As we walked around Auschwitz and Birkenau I felt my legs grow heavy and my stomach drop. From the room filled with hair to Mr. Barmore telling us heart-wrenching stories of families being separated on the ramp, I felt everyone was holding back tears. It is hard to believe that people were forced to live in such conditions.
Today was both physically and emotionally moving; just being where over a million people were sentenced to death. Seeing the whole camp made me depressed, not for the fact that I was there, but for those who were there before. I was emotionally drained seeing the tracks, gas chambers, and crematoria.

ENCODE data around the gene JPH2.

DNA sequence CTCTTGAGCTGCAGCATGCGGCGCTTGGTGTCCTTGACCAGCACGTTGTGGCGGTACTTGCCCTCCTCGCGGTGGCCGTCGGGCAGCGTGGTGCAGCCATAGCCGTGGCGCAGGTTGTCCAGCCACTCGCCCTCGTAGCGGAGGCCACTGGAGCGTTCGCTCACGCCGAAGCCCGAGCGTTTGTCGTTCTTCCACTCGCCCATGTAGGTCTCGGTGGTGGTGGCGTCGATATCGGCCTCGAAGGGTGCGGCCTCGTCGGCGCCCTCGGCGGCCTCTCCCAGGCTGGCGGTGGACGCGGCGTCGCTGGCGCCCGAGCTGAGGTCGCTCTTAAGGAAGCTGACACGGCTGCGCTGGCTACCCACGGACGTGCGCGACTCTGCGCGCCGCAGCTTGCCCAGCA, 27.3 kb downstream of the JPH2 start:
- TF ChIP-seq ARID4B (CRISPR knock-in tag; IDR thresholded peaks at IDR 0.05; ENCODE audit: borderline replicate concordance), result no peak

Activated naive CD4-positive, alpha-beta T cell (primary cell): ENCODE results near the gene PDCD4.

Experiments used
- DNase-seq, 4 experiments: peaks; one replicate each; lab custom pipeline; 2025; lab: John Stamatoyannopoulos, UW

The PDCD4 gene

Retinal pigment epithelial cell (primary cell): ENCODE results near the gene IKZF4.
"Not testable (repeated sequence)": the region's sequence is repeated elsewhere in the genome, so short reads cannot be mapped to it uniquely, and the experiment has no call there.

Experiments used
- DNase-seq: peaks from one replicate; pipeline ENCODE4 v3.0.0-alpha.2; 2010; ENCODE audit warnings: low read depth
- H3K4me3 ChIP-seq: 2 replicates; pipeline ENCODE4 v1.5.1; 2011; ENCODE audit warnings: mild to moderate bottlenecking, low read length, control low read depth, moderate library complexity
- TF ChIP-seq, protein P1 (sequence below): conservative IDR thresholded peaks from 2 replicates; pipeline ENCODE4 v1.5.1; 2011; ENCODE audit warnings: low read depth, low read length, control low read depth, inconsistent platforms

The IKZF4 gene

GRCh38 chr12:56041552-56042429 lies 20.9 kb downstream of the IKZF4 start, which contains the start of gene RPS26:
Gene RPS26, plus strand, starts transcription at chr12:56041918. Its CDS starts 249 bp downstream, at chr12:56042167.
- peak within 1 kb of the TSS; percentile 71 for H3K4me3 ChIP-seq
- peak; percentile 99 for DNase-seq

Actually being at Auschwitz-Birkenau was overwhelming. Standing where the mass murder of innocent lives occurred revealed a harsh reality. I felt pain and sorrow for the Holocaust victims.
Kelly B. says...
Walking through Auschwtiz-Birkenau today, it was heartbreaking to think about all the lives that were lost there. What really struck me was that most of the people murdered there were convinced that they would be leaving and returning to their lives with their families. The false hope that they were given was cruel and left a lasting impression on me.
Today when we were standing at the selection site at Birkenau, Shalmi told us three stories about peoples personal experiences at the selection site. For me, I started thinking about my family and how I connected to that site. I knew that I was standing in that exact place millions had their fate decided for them.